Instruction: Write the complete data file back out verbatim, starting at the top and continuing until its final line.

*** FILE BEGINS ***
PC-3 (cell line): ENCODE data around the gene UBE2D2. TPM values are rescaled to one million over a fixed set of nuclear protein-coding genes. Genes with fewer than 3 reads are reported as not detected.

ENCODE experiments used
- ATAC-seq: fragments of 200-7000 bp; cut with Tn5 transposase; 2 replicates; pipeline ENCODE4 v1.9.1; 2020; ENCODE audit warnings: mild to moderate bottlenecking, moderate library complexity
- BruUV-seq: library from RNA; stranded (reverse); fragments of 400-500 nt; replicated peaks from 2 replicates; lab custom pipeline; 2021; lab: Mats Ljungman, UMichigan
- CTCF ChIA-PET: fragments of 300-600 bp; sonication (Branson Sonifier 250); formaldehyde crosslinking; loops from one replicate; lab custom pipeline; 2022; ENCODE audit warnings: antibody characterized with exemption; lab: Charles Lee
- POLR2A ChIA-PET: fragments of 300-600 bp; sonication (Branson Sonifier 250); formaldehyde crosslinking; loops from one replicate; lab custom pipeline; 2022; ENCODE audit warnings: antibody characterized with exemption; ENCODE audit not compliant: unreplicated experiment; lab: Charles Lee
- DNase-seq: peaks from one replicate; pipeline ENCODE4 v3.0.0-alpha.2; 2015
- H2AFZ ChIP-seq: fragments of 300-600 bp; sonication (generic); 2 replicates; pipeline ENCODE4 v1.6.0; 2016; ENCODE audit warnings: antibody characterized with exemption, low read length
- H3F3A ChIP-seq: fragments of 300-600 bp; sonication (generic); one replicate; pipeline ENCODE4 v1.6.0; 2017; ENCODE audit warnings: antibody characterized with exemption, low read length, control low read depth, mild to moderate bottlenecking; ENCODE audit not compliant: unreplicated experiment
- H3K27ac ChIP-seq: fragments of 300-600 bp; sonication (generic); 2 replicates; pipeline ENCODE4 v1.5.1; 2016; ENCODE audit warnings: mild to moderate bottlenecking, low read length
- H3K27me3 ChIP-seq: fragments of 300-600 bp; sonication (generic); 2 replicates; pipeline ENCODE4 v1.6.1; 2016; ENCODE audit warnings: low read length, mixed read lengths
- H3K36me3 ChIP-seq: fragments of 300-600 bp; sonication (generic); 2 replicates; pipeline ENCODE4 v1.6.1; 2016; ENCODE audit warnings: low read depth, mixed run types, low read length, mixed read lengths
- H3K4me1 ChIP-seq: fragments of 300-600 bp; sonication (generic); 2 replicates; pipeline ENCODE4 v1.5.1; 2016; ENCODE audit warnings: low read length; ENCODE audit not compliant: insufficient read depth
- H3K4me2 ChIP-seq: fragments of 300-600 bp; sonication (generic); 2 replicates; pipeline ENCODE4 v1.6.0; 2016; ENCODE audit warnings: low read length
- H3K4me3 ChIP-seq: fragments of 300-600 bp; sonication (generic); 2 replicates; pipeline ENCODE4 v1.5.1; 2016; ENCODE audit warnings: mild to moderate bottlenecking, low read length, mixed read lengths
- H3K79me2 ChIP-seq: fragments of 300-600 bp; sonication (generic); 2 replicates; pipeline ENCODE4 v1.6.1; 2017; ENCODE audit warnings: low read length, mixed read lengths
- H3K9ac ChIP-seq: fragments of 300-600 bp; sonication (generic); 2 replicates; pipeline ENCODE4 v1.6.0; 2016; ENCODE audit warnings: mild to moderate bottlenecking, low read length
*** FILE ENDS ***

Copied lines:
PC-3 (cell line): ENCODE data around the gene UBE2D2. TPM values are rescaled to one million over a fixed set of nuclear protein-coding genes. Genes with fewer than 3 reads are reported as not detected.

ENCODE experiments used
- ATAC-seq: fragments of 200-7000 bp; cut with Tn5 transposase; 2 replicates; pipeline ENCODE4 v1.9.1; 2020; ENCODE audit warnings: mild to moderate bottlenecking, moderate library complexity
- BruUV-seq: library from RNA; stranded (reverse); fragments of 400-500 nt; replicated peaks from 2 replicates; lab custom pipeline; 2021; lab: Mats Ljungman, UMichigan
- CTCF ChIA-PET: fragments of 300-600 bp; sonication (Branson Sonifier 250); formaldehyde crosslinking; loops from one replicate; lab custom pipeline; 2022; ENCODE audit warnings: antibody characterized with exemption; lab: Charles Lee
- POLR2A ChIA-PET: fragments of 300-600 bp; sonication (Branson Sonifier 250); formaldehyde crosslinking; loops from one replicate; lab custom pipeline; 2022; ENCODE audit warnings: antibody characterized with exemption; ENCODE audit not compliant: unreplicated experiment; lab: Charles Lee
- DNase-seq: peaks from one replicate; pipeline ENCODE4 v3.0.0-alpha.2; 2015
- H2AFZ ChIP-seq: fragments of 300-600 bp; sonication (generic); 2 replicates; pipeline ENCODE4 v1.6.0; 2016; ENCODE audit warnings: antibody characterized with exemption, low read length
- H3F3A ChIP-seq: fragments of 300-600 bp; sonication (generic); one replicate; pipeline ENCODE4 v1.6.0; 2017; ENCODE audit warnings: antibody characterized with exemption, low read length, control low read depth, mild to moderate bottlenecking; ENCODE audit not compliant: unreplicated experiment
- H3K27ac ChIP-seq: fragments of 300-600 bp; sonication (generic); 2 replicates; pipeline ENCODE4 v1.5.1; 2016; ENCODE audit warnings: mild to moderate bottlenecking, low read length
- H3K27me3 ChIP-seq: fragments of 300-600 bp; sonication (generic); 2 replicates; pipeline ENCODE4 v1.6.1; 2016; ENCODE audit warnings: low read length, mixed read lengths
- H3K36me3 ChIP-seq: fragments of 300-600 bp; sonication (generic); 2 replicates; pipeline ENCODE4 v1.6.1; 2016; ENCODE audit warnings: low read depth, mixed run types, low read length, mixed read lengths
- H3K4me1 ChIP-seq: fragments of 300-600 bp; sonication (generic); 2 replicates; pipeline ENCODE4 v1.5.1; 2016; ENCODE audit warnings: low read length; ENCODE audit not compliant: insufficient read depth
- H3K4me2 ChIP-seq: fragments of 300-600 bp; sonication (generic); 2 replicates; pipeline ENCODE4 v1.6.0; 2016; ENCODE audit warnings: low read length
- H3K4me3 ChIP-seq: fragments of 300-600 bp; sonication (generic); 2 replicates; pipeline ENCODE4 v1.5.1; 2016; ENCODE audit warnings: mild to moderate bottlenecking, low read length, mixed read lengths
- H3K79me2 ChIP-seq: fragments of 300-600 bp; sonication (generic); 2 replicates; pipeline ENCODE4 v1.6.1; 2017; ENCODE audit warnings: low read length, mixed read lengths
- H3K9ac ChIP-seq: fragments of 300-600 bp; sonication (generic); 2 replicates; pipeline ENCODE4 v1.6.0; 2016; ENCODE audit warnings: mild to moderate bottlenecking, low read length